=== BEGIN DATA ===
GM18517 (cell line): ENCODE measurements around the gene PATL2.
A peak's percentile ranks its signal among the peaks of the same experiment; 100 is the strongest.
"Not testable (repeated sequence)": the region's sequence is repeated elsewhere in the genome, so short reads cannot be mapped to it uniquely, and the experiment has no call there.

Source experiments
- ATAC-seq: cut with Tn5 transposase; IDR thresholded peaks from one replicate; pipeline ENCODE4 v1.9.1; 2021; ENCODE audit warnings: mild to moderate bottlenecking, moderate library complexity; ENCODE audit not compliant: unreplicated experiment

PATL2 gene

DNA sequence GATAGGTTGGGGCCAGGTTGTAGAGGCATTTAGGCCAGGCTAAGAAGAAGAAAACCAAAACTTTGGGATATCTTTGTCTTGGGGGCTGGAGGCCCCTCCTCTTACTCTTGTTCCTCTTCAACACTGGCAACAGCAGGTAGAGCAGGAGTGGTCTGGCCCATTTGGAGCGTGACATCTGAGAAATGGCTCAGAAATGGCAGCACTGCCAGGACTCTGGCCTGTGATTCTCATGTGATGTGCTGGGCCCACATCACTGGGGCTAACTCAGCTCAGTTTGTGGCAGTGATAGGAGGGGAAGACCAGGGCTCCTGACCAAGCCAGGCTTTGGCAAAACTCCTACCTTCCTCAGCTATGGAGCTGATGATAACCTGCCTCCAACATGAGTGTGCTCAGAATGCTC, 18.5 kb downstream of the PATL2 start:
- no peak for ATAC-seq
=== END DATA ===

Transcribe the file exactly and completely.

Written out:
GM18517 (cell line): ENCODE measurements around the gene PATL2.
A peak's percentile ranks its signal among the peaks of the same experiment; 100 is the strongest.
"Not testable (repeated sequence)": the region's sequence is repeated elsewhere in the genome, so short reads cannot be mapped to it uniquely, and the experiment has no call there.

Source experiments
- ATAC-seq: cut with Tn5 transposase; IDR thresholded peaks from one replicate; pipeline ENCODE4 v1.9.1; 2021; ENCODE audit warnings: mild to moderate bottlenecking, moderate library complexity; ENCODE audit not compliant: unreplicated experiment

PATL2 gene

DNA sequence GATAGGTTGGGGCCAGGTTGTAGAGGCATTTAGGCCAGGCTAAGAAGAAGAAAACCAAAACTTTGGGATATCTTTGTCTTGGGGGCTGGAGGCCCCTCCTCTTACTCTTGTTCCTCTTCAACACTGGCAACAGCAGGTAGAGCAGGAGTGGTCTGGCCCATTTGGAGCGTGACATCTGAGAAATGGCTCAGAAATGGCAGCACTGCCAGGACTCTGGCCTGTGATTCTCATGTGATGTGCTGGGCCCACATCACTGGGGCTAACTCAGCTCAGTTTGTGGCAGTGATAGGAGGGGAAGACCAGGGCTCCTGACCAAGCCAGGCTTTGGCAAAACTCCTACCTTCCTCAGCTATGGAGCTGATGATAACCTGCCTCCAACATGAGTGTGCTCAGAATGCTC, 18.5 kb downstream of the PATL2 start:
- no peak for ATAC-seq